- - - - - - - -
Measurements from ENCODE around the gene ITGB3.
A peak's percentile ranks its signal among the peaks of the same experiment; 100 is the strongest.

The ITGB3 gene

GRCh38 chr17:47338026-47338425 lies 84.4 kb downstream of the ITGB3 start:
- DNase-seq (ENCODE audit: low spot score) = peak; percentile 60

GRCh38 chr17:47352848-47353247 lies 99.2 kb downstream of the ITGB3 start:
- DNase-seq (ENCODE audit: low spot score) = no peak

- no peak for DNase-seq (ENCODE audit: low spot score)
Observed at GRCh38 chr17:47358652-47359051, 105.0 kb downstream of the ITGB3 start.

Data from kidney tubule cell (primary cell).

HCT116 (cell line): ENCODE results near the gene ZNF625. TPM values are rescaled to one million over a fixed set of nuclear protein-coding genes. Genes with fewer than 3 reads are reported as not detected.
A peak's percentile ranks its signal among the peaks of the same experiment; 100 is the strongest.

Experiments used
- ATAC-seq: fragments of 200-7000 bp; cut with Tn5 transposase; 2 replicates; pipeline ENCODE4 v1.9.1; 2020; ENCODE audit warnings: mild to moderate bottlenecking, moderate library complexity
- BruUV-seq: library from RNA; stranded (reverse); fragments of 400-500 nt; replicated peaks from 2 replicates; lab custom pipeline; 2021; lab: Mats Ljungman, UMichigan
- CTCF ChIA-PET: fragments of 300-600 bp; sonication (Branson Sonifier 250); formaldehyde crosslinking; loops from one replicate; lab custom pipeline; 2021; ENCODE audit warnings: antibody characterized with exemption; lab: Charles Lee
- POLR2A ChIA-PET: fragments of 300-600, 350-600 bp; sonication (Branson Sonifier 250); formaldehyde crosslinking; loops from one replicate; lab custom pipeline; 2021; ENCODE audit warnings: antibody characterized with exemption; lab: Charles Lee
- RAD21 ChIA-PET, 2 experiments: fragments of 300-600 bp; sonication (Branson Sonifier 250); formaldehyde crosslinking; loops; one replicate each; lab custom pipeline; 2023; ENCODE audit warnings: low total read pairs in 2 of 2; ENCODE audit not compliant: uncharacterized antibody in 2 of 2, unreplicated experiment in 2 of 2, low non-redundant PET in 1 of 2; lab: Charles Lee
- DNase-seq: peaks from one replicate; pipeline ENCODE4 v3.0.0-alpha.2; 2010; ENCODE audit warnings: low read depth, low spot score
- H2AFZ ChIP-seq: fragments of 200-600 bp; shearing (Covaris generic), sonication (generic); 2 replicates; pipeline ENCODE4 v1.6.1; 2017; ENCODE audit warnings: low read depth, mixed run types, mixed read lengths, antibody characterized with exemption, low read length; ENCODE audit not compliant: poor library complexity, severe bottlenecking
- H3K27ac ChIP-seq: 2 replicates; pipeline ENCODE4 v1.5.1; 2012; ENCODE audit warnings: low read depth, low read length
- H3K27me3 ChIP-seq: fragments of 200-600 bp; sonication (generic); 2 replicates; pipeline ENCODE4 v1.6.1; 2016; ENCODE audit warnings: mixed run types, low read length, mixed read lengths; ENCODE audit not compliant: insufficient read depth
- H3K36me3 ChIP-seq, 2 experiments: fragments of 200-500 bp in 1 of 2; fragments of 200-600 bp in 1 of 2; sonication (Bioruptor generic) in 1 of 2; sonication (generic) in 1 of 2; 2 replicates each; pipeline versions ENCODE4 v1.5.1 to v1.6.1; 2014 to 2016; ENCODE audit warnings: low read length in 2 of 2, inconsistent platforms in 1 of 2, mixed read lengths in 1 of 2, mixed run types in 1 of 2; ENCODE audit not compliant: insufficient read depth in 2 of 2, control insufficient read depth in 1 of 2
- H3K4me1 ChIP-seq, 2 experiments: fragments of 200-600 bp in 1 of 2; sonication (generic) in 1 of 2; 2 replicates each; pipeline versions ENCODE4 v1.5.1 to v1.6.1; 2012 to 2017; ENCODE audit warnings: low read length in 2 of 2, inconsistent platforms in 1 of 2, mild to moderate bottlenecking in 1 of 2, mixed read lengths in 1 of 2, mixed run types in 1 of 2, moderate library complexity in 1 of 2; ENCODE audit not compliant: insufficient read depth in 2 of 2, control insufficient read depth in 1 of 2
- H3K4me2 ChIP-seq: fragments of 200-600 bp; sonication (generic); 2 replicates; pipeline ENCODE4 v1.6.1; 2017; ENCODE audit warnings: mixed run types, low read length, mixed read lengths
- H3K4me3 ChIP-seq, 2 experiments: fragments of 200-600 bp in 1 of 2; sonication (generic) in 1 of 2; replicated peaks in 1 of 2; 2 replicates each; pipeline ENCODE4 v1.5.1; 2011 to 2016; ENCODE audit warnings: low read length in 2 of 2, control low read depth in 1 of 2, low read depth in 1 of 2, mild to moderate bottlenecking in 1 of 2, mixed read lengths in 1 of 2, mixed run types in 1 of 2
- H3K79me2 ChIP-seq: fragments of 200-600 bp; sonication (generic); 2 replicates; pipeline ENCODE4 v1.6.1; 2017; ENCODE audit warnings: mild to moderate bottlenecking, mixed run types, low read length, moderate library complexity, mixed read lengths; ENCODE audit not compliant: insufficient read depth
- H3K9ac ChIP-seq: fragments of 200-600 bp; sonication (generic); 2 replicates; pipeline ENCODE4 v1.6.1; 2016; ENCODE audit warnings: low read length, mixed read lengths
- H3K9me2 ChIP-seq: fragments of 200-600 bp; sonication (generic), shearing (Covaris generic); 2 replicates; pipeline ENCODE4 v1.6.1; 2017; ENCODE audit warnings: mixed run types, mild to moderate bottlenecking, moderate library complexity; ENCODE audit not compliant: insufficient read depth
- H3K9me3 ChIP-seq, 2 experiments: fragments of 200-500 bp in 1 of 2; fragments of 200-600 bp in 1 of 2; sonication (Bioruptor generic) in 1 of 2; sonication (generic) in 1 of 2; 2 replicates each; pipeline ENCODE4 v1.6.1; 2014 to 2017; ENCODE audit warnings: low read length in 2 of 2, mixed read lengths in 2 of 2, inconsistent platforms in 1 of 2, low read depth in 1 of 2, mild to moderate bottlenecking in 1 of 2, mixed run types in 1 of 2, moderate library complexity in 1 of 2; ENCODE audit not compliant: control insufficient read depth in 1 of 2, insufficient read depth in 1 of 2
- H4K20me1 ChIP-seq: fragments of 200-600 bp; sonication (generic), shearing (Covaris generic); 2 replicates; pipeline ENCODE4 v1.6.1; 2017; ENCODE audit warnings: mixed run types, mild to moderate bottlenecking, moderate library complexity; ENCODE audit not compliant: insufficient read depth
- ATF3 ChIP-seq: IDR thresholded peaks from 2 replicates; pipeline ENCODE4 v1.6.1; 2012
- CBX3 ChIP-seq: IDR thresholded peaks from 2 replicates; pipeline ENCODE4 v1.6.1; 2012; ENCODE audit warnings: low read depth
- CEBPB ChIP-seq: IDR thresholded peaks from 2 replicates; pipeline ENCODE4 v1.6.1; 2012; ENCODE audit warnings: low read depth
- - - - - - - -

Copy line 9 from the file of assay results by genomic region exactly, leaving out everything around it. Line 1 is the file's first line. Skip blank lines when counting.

Observed at GRCh38 chr17:47358652-47359051, 105.0 kb downstream of the ITGB3 start.